The good news is that Tennessee marriage licenses do not require state residency. Out-of-staters are welcome to fulfill their Nashville wedding dreams.
In Tennessee, marriage ceremonies and licenses do not require a witness. However, if you wish to invite a family member or friend to do so, the state marriage license does include one witness signature line.
Every legal wedding needs an officiant, or a person to lead the wedding ceremony. But who exactly counts as an officiant in Tennessee? According to state laws, all legal Tennessee weddings must be solemnized by an ordained officiant. In this case, “solemnized” means conducting the ceremony, signing the marriage license, and returning the marriage license to the issuing county clerk.
Tennessee couples can choose one of these officiant figures:
Besides conducting your ceremony, your officiant must return the torn-off signed portion of your marriage license within three days after the wedding. Once they return the license to the issuing clerk, you can receive a certified copy of your marriage license—signed and recorded.
Once your officiant has properly returned the signed license form, your Tennessee marriage is official.
At that point, you and your partner should request multiple certified copies of your Tennessee marriage license. Why? A few reasons, including:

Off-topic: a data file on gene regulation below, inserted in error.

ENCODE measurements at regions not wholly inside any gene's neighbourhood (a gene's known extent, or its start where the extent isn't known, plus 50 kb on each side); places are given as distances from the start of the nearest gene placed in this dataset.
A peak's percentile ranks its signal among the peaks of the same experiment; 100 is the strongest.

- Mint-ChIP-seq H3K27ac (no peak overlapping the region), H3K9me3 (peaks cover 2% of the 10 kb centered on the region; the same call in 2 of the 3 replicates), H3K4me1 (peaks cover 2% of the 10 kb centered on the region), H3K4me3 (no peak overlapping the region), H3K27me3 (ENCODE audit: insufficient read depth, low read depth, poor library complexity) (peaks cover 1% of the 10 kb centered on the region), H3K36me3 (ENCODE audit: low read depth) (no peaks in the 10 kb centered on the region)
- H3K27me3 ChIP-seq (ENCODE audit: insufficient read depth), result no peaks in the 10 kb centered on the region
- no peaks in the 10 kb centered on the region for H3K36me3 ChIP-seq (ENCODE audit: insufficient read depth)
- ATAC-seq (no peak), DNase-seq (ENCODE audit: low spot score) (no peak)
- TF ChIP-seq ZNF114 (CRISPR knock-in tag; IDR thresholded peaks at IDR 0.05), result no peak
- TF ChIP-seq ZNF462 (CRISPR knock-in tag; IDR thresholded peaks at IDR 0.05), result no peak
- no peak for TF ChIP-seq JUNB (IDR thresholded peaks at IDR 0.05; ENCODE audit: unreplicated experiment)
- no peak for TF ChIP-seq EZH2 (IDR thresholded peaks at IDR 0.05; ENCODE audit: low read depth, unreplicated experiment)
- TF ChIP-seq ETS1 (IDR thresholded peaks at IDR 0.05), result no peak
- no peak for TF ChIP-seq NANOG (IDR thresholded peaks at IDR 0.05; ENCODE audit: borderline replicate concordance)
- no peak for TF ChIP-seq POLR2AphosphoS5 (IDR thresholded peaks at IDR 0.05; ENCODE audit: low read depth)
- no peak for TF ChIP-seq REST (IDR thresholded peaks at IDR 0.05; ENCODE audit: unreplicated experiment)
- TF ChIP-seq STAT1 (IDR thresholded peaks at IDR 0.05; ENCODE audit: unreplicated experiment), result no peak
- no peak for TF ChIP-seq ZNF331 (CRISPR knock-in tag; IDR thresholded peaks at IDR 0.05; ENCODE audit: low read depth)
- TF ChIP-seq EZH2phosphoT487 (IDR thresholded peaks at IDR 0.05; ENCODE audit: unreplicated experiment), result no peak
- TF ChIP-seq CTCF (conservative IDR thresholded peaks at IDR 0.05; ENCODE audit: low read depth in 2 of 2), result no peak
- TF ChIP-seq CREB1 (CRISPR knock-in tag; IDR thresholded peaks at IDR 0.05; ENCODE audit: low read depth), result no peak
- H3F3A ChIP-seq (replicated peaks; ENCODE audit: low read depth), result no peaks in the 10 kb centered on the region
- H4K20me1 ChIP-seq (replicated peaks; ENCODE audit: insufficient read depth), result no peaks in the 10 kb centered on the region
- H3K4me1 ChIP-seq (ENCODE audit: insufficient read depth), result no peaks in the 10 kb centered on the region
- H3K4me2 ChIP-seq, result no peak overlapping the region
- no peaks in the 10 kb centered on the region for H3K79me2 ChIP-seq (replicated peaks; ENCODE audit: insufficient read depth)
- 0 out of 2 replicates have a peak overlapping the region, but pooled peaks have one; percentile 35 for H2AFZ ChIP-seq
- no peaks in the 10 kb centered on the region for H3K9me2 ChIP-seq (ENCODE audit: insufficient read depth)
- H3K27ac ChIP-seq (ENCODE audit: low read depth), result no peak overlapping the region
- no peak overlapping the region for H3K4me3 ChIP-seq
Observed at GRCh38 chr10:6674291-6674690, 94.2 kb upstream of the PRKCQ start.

Depending on the county, you may request official copies via online, phone, or in-person, usually for a fee around $5 to $10 per copy. Alternatively, you can also order a certified copy from the Tennessee Office of Vital Records either in-person, by mail, or online for $15.
Every state has its own particular marriage laws, including Tennessee. So before you book that gorgeous Knoxville farmhouse venue, double check Tennessee’s specific legal standards. That way, there’ll be no surprises or hang-ups on the road to your “I dos.”
From family ties to common-law unions, here are Tennessee’s unique marriage laws for all interested couples:
Legal Age: In Tennessee, anyone 18 years or older can apply for a marriage license. For 17-year-old applicants, the state adds a few extra requirements. These include signed affidavits from both parents (unless dead or deemed legally insufficient) and a birth certificate. If the applicant’s other partner isn’t also a minor, then they must be less than four years older. Lastly, no one under 17 years old can legally marry.
Marriage by Proxy: In most cases, Tennessee bans marriage by proxy, or weddings where one or both partners is absent. However, there are exceptions for those with incarcerated or severely disabled partners. In those situations, a notarized statement with the applicant’s name, age, address, and closest family’s address can be accepted as “present” by the county clerk.
Common-Law Marriage: Tennessee does not establish common-law marriages—i.e. unmarried life partners considered legally married. However, Tennessee does recognize common-law marriages lawfully established in a different state.